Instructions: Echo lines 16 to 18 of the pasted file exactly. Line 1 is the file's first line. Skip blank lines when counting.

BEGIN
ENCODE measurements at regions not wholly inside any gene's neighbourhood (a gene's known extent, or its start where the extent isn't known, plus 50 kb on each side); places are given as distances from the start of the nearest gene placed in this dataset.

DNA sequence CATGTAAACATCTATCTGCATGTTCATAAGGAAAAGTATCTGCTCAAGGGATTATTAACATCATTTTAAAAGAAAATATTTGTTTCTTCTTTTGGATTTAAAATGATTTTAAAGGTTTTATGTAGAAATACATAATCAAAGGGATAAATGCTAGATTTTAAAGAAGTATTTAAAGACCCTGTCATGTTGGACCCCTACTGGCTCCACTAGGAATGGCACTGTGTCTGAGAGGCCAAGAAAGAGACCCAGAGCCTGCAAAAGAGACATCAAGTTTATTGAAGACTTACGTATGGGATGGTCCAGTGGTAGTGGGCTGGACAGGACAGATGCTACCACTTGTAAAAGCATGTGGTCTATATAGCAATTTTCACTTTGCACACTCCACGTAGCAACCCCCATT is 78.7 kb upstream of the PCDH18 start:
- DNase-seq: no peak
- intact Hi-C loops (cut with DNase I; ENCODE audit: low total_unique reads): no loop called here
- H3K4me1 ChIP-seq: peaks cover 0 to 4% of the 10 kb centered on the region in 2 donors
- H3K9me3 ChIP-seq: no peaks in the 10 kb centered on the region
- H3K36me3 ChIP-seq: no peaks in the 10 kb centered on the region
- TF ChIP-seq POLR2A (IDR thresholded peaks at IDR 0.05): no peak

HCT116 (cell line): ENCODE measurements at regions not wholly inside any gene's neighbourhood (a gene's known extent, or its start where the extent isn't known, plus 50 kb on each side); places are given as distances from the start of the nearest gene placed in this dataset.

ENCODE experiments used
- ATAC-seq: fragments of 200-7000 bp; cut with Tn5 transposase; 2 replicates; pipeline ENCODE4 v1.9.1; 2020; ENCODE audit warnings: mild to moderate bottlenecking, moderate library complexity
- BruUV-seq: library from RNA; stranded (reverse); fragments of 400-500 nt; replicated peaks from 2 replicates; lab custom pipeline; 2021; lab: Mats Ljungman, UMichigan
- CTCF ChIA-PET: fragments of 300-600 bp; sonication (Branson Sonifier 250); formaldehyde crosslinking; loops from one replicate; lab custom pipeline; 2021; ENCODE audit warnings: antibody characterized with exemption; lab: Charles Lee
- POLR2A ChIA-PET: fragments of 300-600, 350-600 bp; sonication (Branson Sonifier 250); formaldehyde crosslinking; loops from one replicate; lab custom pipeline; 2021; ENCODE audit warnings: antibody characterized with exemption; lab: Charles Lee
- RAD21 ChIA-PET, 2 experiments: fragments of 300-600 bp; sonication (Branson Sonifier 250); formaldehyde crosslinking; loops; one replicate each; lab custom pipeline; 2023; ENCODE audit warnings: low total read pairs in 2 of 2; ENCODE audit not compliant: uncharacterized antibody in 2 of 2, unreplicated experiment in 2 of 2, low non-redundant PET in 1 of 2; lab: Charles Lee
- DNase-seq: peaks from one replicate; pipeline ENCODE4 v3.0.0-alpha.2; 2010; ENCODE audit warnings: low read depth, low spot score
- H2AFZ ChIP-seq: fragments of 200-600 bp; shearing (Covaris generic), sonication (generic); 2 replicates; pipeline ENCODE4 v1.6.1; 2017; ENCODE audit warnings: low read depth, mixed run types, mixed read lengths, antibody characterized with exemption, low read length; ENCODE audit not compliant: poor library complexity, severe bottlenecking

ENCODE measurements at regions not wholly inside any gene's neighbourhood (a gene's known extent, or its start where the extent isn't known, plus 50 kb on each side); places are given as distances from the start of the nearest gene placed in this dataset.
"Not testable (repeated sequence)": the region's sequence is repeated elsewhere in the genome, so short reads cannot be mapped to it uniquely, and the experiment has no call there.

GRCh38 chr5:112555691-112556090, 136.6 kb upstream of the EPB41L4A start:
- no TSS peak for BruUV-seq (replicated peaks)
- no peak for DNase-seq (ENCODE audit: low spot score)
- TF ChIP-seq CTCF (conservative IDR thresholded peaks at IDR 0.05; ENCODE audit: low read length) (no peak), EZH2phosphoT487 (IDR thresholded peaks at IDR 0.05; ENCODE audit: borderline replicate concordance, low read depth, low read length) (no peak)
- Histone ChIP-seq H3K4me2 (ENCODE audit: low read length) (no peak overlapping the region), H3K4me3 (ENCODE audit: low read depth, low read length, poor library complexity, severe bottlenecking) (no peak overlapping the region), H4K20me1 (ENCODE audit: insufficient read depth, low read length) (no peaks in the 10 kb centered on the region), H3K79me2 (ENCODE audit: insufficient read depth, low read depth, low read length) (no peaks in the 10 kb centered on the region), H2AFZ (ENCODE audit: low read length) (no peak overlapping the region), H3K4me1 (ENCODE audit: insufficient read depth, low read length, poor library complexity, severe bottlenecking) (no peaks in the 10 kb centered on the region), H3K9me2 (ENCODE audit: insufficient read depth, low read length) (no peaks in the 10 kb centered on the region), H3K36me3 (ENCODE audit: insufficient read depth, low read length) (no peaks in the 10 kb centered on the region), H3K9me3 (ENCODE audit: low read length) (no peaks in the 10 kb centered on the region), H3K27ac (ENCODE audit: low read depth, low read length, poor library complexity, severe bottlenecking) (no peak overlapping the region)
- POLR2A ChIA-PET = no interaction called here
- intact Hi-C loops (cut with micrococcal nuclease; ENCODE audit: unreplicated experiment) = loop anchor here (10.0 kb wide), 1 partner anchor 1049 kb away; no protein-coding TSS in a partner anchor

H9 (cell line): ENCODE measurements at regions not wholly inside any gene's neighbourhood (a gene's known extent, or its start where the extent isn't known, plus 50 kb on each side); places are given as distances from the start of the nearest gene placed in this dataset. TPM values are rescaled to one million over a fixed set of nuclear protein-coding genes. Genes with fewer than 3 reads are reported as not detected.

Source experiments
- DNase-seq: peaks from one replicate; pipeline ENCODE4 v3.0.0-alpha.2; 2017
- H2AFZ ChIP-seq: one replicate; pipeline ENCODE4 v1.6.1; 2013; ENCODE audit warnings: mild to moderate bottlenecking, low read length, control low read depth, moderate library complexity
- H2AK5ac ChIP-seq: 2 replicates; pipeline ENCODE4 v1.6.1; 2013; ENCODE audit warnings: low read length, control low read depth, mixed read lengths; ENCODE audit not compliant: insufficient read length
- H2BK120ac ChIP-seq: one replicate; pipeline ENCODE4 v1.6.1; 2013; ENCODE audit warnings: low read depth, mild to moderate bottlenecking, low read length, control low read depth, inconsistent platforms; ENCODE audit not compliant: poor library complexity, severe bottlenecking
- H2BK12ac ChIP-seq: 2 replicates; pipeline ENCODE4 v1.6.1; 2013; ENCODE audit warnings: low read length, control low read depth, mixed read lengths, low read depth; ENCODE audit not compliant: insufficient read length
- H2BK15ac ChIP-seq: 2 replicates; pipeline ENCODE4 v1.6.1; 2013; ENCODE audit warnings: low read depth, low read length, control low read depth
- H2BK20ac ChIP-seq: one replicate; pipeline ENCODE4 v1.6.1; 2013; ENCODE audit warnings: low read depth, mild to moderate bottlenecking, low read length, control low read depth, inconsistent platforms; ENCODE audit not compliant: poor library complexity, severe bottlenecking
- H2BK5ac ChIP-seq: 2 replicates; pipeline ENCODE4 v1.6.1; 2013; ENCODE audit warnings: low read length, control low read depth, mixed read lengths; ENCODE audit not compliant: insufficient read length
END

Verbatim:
- DNase-seq: peaks from one replicate; pipeline ENCODE4 v3.0.0-alpha.2; 2010; ENCODE audit warnings: low read depth, low spot score
- H2AFZ ChIP-seq: fragments of 200-600 bp; shearing (Covaris generic), sonication (generic); 2 replicates; pipeline ENCODE4 v1.6.1; 2017; ENCODE audit warnings: low read depth, mixed run types, mixed read lengths, antibody characterized with exemption, low read length; ENCODE audit not compliant: poor library complexity, severe bottlenecking

ENCODE measurements at regions not wholly inside any gene's neighbourhood (a gene's known extent, or its start where the extent isn't known, plus 50 kb on each side); places are given as distances from the start of the nearest gene placed in this dataset.